Just after he was detained, Kunnea died by suicide. Chantha was in shackles when he attended Kunnea’s viewing. He wasn’t even allowed to stay in the country long enough to attend her funeral, which took place several days later.
“He took it really hard. He was able to go to her viewing for literally 30 minutes and it broke my heart to see him drop down to his knees and just bawl,” Nancy said.
Lawyers for the family have been working to bring him back home for the past seven years.
Rocked by these losses, Nancy planned a trip to Cambodia the following year. She wanted to visit sacred religious sites, check on her brother and ground herself. While there, she experienced something profound, what she calls an “awakening.”
“I completely changed. I just completely prioritized my life and filtered out what wasn’t important and what was,” she said.
When she returned to Fresno, she leaned into her faith, spending time at the temple meditating and praying. It helped her feel spiritually connected to her ancestors and able to accept what had happened.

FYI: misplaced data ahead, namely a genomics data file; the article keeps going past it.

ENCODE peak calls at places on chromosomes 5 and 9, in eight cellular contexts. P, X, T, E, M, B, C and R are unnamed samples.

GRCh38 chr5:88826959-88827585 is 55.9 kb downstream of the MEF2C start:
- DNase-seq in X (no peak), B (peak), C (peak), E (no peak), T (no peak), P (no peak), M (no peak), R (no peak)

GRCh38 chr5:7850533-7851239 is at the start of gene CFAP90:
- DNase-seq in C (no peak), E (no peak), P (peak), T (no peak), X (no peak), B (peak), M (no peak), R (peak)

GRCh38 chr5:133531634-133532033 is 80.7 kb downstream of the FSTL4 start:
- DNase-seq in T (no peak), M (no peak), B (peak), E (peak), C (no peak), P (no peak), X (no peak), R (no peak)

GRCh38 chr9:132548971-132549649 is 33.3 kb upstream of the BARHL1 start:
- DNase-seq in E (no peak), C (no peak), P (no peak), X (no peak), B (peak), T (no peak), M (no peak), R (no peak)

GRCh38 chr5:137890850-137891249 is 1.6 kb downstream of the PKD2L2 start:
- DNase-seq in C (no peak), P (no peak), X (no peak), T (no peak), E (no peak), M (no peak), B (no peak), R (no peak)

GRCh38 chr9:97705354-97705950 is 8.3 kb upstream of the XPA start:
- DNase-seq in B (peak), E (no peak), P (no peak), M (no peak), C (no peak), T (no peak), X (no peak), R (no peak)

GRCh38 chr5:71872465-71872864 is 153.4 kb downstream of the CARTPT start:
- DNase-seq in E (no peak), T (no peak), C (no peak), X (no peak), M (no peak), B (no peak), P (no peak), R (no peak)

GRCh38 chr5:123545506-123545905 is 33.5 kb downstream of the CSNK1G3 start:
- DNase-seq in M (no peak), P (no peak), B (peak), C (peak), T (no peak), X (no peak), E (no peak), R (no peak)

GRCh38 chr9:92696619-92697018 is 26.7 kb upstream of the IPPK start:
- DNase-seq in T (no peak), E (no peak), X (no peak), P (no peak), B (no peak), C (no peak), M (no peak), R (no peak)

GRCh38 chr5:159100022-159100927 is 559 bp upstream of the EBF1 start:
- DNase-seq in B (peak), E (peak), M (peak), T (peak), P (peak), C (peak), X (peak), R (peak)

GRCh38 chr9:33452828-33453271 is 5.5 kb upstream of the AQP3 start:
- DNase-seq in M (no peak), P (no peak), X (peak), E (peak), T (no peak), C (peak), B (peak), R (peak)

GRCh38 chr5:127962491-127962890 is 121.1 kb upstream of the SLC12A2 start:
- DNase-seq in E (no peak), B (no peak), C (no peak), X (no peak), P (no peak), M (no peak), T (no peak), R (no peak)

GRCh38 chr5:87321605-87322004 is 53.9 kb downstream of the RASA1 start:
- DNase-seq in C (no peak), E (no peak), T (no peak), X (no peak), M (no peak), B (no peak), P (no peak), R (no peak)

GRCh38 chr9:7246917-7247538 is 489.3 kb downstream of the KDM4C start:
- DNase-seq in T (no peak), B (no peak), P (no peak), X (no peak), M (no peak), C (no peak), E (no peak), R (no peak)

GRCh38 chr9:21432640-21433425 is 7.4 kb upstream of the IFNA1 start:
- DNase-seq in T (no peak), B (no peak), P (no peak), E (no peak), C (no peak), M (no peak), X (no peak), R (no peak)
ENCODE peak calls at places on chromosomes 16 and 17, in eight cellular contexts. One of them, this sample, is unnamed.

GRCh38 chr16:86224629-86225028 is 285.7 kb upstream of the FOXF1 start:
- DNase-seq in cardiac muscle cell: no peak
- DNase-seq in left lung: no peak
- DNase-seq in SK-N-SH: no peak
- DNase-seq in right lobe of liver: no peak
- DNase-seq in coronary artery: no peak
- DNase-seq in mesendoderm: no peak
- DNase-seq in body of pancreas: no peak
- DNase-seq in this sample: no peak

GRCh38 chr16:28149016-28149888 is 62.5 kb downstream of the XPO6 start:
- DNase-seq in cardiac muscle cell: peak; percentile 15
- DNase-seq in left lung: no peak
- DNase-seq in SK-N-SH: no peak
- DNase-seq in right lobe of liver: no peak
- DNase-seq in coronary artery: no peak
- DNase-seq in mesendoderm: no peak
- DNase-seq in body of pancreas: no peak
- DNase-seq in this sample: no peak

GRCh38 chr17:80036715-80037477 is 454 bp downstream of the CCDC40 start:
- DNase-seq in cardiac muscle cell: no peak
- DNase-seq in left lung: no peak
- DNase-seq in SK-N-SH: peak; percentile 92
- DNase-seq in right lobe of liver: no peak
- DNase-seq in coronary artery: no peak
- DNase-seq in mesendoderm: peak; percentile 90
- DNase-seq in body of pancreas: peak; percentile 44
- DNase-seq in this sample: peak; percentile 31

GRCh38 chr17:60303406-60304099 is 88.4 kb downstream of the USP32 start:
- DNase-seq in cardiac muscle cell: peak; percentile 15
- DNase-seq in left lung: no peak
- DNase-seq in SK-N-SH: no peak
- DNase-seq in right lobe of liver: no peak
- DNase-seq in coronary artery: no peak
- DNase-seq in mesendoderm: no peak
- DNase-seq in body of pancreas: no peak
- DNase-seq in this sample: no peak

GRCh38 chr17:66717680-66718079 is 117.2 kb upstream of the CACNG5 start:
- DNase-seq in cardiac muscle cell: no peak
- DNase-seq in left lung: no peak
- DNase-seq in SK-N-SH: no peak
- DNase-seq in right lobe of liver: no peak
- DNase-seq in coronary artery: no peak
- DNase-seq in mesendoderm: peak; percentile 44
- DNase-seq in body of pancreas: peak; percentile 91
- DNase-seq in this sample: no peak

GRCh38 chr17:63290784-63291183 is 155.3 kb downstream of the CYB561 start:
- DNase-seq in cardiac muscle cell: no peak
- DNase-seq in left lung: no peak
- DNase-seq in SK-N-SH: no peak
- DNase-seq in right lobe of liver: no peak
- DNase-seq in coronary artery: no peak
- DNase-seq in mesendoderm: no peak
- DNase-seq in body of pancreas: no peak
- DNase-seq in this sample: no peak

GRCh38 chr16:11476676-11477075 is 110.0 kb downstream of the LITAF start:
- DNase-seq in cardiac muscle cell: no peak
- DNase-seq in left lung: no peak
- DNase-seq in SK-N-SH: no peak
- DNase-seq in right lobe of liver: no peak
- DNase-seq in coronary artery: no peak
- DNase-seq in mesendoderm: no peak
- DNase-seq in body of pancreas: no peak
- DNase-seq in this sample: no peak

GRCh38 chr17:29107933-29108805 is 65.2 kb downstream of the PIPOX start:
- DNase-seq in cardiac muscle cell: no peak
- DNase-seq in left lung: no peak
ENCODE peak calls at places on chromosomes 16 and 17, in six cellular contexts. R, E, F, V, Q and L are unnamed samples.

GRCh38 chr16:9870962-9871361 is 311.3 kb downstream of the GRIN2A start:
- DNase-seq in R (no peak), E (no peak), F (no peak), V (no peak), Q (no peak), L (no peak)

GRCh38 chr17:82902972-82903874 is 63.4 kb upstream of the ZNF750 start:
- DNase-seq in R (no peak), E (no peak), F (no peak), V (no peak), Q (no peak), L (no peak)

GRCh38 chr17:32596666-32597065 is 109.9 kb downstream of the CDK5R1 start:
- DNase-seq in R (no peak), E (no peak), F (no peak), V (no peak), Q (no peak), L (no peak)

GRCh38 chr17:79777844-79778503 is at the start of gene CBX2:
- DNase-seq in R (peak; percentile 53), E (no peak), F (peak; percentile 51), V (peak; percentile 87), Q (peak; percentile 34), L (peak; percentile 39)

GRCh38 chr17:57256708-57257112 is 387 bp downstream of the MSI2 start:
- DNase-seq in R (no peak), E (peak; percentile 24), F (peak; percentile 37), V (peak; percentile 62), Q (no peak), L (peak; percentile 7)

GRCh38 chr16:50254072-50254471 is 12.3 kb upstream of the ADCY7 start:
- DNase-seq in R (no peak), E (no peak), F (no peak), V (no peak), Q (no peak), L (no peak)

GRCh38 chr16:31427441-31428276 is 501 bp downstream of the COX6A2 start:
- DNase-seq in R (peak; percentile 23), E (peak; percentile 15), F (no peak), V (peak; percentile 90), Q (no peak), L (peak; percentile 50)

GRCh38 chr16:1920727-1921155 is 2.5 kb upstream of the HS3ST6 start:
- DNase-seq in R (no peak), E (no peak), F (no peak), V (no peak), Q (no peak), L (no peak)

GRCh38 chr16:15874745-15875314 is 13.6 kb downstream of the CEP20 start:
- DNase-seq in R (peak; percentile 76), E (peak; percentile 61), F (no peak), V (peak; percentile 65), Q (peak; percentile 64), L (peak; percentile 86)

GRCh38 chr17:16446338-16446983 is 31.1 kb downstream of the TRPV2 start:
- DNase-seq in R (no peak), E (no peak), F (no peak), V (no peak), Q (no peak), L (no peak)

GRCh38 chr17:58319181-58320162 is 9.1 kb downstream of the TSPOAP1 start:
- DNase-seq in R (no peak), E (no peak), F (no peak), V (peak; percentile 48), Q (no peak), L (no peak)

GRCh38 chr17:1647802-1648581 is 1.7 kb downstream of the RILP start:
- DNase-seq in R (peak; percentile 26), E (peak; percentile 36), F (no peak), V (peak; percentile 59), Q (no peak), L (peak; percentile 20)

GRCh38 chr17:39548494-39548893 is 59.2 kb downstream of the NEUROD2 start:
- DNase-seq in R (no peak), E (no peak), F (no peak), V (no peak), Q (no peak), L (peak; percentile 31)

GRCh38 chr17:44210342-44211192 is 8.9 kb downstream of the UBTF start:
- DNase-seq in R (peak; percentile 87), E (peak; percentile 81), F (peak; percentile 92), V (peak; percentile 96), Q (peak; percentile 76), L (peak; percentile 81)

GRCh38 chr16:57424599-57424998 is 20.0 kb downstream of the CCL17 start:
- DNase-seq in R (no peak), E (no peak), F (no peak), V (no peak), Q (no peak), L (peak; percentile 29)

“I felt like I had a huge role in bringing the family together in a sense, spiritually,” she said. “And if I don’t do that, I feel like we’re gonna fall apart again.”
But Nancy’s faith was put to the test once again. Just a few years ago, her oldest sister died from complications related to alcohol, a way of coping with all the other losses.
Culturally responsive mental health care could help
Throughout her grief and loss, Nancy Meas continues to turn to her religion and culture for comfort. She saw a therapist when Kunnea died, but didn’t feel the need to continue sessions. She said if the care focused more specifically on the experience of Cambodian Americans, it might have been different. She would even be open to getting her parents to try it too.
There is a model for that type of culturally responsive care in Fresno already. But it’s geared toward the Hmong population, many of whom are older and don’t like direct questions.
“It’s almost like a dance,” said Ze Vang, the clinical director at The Fresno Center whose mission is to offer health and immigration services to the Southeast Asian community. “They come in, we have to talk about, ‘So what did you do today?’ That type of thing, and they’re like, ‘Oh nothing.’ And we have to kind of dance around what they do and how they’re feeling. And then, 10 minutes into the session, they finally say, ‘Oh, I feel really depressed.’”
The Fresno Center’s success with the Hmong community started with destigmatizing mental health, a huge obstacle to accessing mental health care.